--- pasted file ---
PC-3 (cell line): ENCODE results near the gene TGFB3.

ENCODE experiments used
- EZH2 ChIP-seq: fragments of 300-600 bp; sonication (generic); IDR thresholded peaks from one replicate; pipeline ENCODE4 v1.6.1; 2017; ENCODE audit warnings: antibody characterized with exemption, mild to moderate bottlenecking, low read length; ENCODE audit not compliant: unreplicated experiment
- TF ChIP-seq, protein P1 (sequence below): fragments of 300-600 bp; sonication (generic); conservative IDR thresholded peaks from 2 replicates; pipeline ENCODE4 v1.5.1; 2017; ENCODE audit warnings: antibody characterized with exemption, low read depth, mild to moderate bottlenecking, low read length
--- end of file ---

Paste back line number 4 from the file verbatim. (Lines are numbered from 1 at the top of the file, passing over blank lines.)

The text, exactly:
- TF ChIP-seq, protein P1 (sequence below): fragments of 300-600 bp; sonication (generic); conservative IDR thresholded peaks from 2 replicates; pipeline ENCODE4 v1.5.1; 2017; ENCODE audit warnings: antibody characterized with exemption, low read depth, mild to moderate bottlenecking, low read length